Relationships are the cornerstone of our lives and our happiness. Unfortunately, they are also responsible for much or our unhappiness. We go to school for 12 years at least, yet we do not learn much about relationships. With the divorce rate of over 50%, it is obvious that we are not learning what we need to have healthy, happy relationships. We do not learn how to choose a partner or how to keep romantic relationships alive long term. Not only are we not learning what we need to know, we are learning relationship myths that can actually keep us from being happy.

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What are some of these myths, and how can we learn to spot them so they do not ruin our chances for long-term happiness?

Myth #1

Relationships are hard work.

You might have heard this from your parents or you might be saying this yourself over coffee with your girlfriends. I hear these kind of statements frequently at social gatherings. If the person is single, they may be using this as an excuse to stay single, “Relationships are too much work. I am glad I am single.” I believe that very few people would prefer to remain single. This belief that relationships are too much work can stop them from trying. For married couples, this might be a reason for not trying to make the relationship better. It can keep people stuck and not motivated to make improvements.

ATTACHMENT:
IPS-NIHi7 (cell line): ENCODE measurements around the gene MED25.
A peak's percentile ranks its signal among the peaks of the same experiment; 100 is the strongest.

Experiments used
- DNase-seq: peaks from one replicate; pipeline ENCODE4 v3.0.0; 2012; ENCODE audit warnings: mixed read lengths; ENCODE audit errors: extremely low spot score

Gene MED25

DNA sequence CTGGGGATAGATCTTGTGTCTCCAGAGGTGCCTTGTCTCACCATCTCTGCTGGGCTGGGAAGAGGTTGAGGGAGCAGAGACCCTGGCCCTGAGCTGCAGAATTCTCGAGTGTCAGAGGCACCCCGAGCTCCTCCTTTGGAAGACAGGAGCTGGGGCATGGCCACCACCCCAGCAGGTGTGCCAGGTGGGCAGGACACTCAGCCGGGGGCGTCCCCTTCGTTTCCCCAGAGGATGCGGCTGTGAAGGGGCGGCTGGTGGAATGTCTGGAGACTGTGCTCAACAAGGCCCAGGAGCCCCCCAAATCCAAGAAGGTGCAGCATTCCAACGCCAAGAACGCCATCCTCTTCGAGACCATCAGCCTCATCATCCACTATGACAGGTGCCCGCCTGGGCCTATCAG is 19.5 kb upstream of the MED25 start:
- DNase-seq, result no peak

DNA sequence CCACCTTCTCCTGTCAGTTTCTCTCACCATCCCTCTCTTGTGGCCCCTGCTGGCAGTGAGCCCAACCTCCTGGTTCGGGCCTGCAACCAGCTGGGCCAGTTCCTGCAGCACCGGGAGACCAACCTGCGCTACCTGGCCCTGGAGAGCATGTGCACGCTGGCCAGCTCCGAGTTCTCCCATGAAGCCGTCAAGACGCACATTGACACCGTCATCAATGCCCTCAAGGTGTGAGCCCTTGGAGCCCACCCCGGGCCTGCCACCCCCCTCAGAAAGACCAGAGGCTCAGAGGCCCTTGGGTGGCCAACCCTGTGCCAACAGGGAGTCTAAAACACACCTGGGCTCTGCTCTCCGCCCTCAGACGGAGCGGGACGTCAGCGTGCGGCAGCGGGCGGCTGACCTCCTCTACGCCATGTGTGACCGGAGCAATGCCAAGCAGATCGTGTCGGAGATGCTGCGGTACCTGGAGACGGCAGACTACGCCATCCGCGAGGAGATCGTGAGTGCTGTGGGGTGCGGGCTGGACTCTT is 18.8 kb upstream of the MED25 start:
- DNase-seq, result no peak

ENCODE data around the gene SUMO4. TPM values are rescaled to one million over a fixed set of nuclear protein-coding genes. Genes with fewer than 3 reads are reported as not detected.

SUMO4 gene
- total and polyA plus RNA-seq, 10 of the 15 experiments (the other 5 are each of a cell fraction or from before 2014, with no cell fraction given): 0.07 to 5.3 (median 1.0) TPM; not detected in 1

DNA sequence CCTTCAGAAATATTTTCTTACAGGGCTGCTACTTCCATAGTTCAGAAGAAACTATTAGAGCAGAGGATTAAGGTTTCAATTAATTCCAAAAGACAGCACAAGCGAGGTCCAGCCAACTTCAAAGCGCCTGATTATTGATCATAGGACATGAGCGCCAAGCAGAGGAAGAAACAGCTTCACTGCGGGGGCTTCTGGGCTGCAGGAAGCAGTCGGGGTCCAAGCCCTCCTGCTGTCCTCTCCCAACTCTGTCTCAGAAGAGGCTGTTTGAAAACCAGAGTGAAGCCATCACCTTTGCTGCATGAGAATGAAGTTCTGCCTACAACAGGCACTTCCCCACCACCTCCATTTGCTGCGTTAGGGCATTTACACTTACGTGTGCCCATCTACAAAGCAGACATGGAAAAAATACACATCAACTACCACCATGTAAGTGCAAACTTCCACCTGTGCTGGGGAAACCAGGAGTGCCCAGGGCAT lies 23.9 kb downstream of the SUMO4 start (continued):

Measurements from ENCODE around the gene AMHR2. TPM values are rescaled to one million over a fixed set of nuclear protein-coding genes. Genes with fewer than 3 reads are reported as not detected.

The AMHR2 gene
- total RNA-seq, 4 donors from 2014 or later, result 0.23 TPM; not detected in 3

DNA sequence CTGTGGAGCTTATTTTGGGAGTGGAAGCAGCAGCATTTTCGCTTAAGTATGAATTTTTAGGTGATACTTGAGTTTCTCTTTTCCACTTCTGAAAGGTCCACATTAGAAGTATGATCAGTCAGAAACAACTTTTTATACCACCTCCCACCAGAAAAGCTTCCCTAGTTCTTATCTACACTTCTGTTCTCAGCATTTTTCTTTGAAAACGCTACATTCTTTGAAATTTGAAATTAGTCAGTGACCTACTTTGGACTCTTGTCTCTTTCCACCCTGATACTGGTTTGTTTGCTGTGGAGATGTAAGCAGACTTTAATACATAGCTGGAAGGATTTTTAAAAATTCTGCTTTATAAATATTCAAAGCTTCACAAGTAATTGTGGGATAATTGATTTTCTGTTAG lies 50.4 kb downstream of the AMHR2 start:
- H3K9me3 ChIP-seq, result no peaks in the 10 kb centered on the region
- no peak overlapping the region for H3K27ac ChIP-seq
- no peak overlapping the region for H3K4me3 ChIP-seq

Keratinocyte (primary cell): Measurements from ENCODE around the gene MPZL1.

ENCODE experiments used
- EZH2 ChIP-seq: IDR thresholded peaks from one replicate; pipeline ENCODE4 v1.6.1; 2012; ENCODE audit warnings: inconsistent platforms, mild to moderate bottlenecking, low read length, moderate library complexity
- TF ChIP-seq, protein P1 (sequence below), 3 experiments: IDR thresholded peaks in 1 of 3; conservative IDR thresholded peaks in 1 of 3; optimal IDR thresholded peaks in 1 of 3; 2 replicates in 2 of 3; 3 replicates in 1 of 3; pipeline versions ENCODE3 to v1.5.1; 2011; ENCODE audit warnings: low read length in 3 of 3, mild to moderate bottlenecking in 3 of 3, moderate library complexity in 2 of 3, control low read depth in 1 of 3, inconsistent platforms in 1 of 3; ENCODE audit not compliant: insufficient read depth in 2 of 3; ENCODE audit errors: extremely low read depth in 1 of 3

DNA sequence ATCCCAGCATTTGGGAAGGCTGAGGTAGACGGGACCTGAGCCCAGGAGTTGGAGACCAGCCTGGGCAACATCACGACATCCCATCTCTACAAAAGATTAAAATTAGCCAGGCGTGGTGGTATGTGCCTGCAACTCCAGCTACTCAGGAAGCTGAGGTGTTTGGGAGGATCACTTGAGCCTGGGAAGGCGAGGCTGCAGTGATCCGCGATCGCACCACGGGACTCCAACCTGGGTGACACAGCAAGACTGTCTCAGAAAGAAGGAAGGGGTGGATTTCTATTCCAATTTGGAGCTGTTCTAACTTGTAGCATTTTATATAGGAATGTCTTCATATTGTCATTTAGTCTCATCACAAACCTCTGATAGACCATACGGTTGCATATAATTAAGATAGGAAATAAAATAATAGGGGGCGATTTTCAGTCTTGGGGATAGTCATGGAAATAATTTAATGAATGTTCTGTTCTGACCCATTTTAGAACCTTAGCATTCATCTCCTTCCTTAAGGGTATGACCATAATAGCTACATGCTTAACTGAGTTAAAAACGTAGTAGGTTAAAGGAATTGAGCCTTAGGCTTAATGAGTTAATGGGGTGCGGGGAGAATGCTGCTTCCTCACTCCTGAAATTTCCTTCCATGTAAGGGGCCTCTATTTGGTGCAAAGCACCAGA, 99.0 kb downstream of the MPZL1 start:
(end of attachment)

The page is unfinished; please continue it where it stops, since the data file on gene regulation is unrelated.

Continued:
Relationships do take effort, but the key to making it last is learning how to make it work. Relationships take attention, commitment, and the right attitude. Part of the problem is that we do not know what to do to make our relationships successful. We might be putting forth a great deal of effort and not getting results, which causes frustration. We need to learn how to communicate and how to give time to our relationships so that our efforts are successful.

 

Myth #2

My partner should know how to make me happy. They should know what I need. I should not have to tell them.

This is a very dangerous myth. We are all individuals, and what we want and need in a relationship can be very different. We all have a picture in our minds of what a good relationship looks like. This picture comes from our family of origin, our past experiences and our personality. No picture is right or wrong, they are just different. The key is to find someone whose picture of a relationship matches your own. If you and your partner have two very different ideas of how a relationship works, it will be nearly impossible to have a happy, healthy, long-term relationship.

Even if you have similar pictures or similar values, men and women are still very different. What they want and need in relationships are as different as the sexes. This again is something we are not taught. We are usually taught that if my partner loves me, he/she will know how to make me happy. This is not usually true. It is ok to communicate your wants, needs, and desires to your partner.

 

Myth #3

Love means never having to say you’re sorry.